Nrama: And speaking of "bloodiest," it's been revealed in upcoming solicitations that there's at least one casualty if not casualties coming — are we talking pretty major characters?
Remender: Pretty much. Again, when I took the first crack at the outline, one thing that you always want is, "What do you want to say?" It's just that same metaphor: If we can't work together and find unity, the consequences are going to be severe. I think that's true in many cases in the real world, across many different divides. If we can't figure out how to cohabitate and work together as one people, in terms of all the challenges we face as a species, then there's only doom awaiting us. I thought the Avengers and the X-Men worked really nice as a metaphor for that, given their conflicts.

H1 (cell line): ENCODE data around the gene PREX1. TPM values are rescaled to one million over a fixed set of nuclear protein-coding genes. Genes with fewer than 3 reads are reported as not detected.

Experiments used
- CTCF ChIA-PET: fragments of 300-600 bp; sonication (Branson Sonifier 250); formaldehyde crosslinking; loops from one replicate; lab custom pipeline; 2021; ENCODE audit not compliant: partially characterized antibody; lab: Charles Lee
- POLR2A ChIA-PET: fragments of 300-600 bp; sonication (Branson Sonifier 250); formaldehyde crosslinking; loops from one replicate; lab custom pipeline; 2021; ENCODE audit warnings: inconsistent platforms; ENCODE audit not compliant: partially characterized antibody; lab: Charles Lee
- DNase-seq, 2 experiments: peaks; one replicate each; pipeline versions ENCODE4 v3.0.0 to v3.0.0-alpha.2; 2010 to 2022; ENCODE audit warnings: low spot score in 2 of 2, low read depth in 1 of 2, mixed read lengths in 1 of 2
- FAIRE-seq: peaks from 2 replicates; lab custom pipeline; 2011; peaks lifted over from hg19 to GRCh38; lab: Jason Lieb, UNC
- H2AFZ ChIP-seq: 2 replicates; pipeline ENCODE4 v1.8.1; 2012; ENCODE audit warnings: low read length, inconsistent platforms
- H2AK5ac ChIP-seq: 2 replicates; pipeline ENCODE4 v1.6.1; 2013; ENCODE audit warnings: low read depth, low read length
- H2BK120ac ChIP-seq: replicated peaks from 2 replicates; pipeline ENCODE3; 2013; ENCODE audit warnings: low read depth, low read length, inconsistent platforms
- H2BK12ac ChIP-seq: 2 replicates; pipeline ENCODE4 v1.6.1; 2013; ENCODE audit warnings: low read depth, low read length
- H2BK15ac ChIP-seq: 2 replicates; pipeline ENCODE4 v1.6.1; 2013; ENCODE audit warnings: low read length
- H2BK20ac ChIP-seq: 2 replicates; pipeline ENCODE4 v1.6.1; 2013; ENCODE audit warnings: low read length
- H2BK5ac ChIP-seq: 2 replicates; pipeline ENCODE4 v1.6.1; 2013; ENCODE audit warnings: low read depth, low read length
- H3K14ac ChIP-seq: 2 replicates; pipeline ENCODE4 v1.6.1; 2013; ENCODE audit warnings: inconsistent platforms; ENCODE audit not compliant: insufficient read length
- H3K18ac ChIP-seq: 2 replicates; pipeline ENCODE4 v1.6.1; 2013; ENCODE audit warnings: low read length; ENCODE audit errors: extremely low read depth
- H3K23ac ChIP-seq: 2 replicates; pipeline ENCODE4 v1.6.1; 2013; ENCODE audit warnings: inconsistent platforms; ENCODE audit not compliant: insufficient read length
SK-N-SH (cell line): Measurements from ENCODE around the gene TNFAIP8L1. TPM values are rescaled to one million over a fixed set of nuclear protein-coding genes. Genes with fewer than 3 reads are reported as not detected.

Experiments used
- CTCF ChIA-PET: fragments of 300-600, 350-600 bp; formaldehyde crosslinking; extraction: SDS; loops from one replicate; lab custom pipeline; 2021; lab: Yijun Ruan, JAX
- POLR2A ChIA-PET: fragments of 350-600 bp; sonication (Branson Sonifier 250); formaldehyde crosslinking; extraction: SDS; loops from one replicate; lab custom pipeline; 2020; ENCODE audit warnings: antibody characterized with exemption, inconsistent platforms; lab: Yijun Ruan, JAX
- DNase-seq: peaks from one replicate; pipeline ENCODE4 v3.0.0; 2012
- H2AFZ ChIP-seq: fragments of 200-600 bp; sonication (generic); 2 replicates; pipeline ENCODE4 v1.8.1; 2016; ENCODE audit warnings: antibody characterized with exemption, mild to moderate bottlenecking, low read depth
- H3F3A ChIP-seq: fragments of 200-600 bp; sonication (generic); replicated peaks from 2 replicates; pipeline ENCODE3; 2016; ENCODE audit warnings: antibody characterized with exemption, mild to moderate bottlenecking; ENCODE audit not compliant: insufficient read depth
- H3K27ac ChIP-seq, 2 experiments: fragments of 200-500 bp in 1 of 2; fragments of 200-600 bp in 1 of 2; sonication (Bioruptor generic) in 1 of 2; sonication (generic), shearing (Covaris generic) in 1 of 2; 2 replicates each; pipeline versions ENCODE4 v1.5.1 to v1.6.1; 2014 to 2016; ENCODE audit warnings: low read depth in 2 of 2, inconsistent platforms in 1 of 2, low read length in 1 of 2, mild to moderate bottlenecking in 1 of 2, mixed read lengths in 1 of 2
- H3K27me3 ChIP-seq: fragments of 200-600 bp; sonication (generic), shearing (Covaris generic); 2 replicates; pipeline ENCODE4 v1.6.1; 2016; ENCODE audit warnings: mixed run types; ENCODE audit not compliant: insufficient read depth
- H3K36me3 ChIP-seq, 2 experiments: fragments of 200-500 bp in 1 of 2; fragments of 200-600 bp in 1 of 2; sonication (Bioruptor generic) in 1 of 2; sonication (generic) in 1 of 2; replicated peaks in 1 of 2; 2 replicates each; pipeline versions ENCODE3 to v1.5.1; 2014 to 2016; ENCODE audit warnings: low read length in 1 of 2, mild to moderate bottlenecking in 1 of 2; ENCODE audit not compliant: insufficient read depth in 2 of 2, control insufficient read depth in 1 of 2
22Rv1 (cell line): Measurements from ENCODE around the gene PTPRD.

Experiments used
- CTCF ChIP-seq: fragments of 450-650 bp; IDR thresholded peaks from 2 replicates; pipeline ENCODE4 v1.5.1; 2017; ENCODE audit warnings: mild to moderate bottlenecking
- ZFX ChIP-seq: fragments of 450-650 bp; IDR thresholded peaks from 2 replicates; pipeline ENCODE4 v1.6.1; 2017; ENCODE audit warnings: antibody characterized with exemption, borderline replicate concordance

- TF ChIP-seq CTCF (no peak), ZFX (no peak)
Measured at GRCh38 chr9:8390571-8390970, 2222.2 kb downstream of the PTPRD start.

Of course, you can't have consequences in these kinds of stakes unless you have casualties. That is exactly what we are getting to the point of now. The mistakes that our heroes have made, their inability to be heroic in some cases, or rise above their circumstances. Ultimately, their inability to believe in the fiber and quality of character of their fellow Avengers, and their inability to trust, leads to a lot of the casualties. In issue #14, instead of waiting and having the casualties be Act Three, the casualties in "Ragnarok Now!" are Act One. And the consequences of those casualties are the inciting incident for the "Ragnarok Now!" chapter of the story. When I pitched it, there was a lot of "What?" question marks on the faces of everyone. But the more we talked it out and went through it, everybody realized it's a very strong story, and once we get to the end game with it, the loss of life is necessary to really put a spotlight on the stakes and what the consequences are for these characters' inability to work together.